Posted on June 14, 2011

In an effort to conserve agricultural biodiversity in Qatar and the region, the Ministry of Environment’s Biotechnology Centre will establish a gene bank within the next three years to help preserve genetic material. According to the English daily "Gulf Times", the gene banks are used to store and conserve the plant genetic resources of major crop plants and their wild relatives.

In plants, gene banking could be by freezing cuts from the plant or stocking the seeds while in animals, it is the freezing of sperm and eggs in zoological freezers until further need. With corals, fragments are taken which are stored in water tanks under controlled conditions. Also in plants, it is possible to unfreeze the material and propagate it. However, in animals, a living female is required for artificial insemination. The Biotechnology Centre comprises four units – Tissue Culture Production, Genetic Resource, Genetic Engineering and Gene Bank.

As part of the Genetic Resource, the center is also in the process of establishing a genetic resource database, which will keep the findings of the three main sections under it - namely plant genetic research, animal genetic research and micro-organisms genetic research. "The advantages of genetic resource database were to ensure Qatar’s fauna and floral are well preserved and documented through quality research, which we would be conducting alongside other countries in the region," Genetic Resources Division head, Salwa Al-Kuwari, explained.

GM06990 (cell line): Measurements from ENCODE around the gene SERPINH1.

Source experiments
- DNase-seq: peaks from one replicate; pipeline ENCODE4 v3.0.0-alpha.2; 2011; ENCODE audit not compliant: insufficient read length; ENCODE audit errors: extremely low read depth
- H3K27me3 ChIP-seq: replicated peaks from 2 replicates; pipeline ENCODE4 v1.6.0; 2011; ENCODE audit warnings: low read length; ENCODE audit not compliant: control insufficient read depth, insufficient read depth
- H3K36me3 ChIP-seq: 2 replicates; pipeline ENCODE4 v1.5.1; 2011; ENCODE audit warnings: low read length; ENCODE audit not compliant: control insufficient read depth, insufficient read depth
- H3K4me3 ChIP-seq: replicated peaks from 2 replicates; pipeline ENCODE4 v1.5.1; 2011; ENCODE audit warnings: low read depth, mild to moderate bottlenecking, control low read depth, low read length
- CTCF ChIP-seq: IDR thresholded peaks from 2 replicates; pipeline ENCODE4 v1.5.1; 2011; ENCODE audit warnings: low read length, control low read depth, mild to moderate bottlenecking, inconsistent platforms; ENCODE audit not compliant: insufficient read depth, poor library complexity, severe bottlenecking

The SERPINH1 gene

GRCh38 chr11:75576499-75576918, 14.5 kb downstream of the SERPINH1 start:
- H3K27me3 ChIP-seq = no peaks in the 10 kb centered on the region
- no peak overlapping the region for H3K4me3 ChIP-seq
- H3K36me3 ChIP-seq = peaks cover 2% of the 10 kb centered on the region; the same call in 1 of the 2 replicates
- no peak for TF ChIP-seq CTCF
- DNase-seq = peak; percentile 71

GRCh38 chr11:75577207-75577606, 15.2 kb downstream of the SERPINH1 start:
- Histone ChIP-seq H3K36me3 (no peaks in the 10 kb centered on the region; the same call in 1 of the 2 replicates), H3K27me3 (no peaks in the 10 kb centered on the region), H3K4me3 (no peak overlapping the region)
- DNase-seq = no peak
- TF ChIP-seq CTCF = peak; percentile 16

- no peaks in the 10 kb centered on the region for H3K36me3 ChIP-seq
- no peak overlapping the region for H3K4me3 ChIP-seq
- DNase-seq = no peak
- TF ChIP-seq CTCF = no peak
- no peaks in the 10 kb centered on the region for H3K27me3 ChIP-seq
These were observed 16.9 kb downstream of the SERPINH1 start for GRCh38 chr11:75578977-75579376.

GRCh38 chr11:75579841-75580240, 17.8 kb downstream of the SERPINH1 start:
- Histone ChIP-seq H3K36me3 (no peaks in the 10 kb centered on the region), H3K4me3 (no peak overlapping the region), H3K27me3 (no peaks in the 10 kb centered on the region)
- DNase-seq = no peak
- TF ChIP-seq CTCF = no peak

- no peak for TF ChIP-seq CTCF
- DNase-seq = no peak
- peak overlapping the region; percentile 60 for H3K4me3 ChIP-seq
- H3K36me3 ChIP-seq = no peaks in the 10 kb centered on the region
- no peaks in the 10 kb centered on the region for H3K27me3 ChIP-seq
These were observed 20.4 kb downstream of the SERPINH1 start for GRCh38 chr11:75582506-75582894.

She mentioned that the division will kick start its activities first in plant genetic research after technicians have been trained on gene banking by experts to be invited from Egypt. According to her, plants’ seeds, stems and roots would be preserved in the gene bank for mass reproduction. Plant Tissue Culture section head Kamla Al-Rumaihi said maintained that the tissue culturing will help in commercial production of plants and animals, apart from protecting and preserving them. "Tissue culture will assist in producing thousands of commercially viable plants, which is making planting more cost effective," She explained. She said the section has already started to culture tissues of fruits such as pineapple, bananas and most importantly date palm as well as ornamental and deserts plants.

Tissue culture is the growth of tissues and/or cells separate from the organism, which is typically facilitated via use of a liquid, semi-solid, or solid growth medium, such as broth or agar. Genetic Engineering section engineers Ali and Ashraf explained that with tissue engineering and culturing, the Centre will in the future be able to produce up to 100,000 palm trees within a year. It used to produce only 10,000. They are charged with tendering plants culture right from the laboratory through the greenhouse, nursery and up to the farm in order to ensure the plants are well protected and later produce healthy fruits. Apart from palm trees, they also tend to bananas, orchids and other ornamental plants.

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